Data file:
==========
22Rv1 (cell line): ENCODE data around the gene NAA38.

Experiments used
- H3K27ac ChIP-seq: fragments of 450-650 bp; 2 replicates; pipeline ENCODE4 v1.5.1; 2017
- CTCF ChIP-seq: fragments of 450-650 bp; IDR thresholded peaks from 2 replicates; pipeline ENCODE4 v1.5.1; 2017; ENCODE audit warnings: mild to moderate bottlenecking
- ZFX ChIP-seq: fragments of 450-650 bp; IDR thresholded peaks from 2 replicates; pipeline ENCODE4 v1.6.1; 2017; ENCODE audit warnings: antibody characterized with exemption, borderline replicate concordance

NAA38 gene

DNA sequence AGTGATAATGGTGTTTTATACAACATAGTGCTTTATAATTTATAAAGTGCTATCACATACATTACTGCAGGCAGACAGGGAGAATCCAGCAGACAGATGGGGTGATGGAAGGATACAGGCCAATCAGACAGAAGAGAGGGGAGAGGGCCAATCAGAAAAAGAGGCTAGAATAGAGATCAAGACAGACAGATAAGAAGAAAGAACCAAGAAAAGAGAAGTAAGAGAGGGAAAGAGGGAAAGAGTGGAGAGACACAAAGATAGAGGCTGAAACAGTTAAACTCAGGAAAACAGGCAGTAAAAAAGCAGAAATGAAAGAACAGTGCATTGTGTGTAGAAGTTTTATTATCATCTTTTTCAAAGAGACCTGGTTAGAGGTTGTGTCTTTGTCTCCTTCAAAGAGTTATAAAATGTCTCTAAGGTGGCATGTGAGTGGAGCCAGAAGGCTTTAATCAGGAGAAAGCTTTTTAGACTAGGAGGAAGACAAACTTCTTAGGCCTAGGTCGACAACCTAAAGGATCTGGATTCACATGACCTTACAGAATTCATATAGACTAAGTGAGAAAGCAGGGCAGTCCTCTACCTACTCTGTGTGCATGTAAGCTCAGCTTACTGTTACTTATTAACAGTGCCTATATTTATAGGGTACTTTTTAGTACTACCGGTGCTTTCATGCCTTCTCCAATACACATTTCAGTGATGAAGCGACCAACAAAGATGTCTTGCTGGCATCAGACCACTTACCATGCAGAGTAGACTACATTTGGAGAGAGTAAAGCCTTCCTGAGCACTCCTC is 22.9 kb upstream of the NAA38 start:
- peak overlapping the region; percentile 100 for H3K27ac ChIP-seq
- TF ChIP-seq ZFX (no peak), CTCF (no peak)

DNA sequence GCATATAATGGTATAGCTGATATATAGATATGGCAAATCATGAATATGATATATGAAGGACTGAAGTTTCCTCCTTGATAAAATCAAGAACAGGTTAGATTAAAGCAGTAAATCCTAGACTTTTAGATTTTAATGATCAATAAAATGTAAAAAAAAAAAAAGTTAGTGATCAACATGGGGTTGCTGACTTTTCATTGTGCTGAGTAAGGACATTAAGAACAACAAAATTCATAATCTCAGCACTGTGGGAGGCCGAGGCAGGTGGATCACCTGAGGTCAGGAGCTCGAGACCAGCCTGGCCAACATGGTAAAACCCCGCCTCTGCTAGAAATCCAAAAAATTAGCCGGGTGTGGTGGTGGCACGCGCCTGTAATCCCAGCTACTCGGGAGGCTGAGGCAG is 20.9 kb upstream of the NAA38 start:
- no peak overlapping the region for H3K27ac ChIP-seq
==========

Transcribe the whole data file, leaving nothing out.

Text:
22Rv1 (cell line): ENCODE data around the gene NAA38.

Experiments used
- H3K27ac ChIP-seq: fragments of 450-650 bp; 2 replicates; pipeline ENCODE4 v1.5.1; 2017
- CTCF ChIP-seq: fragments of 450-650 bp; IDR thresholded peaks from 2 replicates; pipeline ENCODE4 v1.5.1; 2017; ENCODE audit warnings: mild to moderate bottlenecking
- ZFX ChIP-seq: fragments of 450-650 bp; IDR thresholded peaks from 2 replicates; pipeline ENCODE4 v1.6.1; 2017; ENCODE audit warnings: antibody characterized with exemption, borderline replicate concordance

NAA38 gene

DNA sequence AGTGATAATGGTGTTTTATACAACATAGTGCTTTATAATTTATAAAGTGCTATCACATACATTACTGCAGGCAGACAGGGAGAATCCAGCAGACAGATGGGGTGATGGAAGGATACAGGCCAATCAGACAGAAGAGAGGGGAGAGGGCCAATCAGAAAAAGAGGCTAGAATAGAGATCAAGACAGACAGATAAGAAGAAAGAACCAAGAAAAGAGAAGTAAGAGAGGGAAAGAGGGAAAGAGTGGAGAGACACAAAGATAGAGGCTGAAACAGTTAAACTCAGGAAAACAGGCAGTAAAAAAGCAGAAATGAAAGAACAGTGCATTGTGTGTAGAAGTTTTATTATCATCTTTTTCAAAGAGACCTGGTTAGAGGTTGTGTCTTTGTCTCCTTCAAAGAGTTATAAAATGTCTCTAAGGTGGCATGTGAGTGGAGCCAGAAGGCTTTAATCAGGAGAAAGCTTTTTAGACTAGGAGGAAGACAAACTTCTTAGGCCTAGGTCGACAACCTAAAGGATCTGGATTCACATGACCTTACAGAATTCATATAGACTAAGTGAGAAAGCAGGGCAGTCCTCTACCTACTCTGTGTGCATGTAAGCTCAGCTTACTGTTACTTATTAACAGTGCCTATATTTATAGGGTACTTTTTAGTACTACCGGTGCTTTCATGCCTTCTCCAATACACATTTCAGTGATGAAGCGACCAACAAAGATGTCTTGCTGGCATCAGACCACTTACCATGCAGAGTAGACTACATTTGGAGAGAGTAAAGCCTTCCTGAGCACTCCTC is 22.9 kb upstream of the NAA38 start:
- peak overlapping the region; percentile 100 for H3K27ac ChIP-seq
- TF ChIP-seq ZFX (no peak), CTCF (no peak)

DNA sequence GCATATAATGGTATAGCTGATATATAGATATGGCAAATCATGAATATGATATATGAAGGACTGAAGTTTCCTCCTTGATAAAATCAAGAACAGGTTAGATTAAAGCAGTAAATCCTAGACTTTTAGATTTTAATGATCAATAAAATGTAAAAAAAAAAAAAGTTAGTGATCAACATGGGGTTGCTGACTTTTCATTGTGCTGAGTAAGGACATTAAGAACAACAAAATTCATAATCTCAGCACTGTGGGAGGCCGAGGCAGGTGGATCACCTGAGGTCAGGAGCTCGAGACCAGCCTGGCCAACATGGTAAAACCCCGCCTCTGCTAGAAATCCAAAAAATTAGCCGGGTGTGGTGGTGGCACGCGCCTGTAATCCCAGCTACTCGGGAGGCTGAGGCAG is 20.9 kb upstream of the NAA38 start:
- no peak overlapping the region for H3K27ac ChIP-seq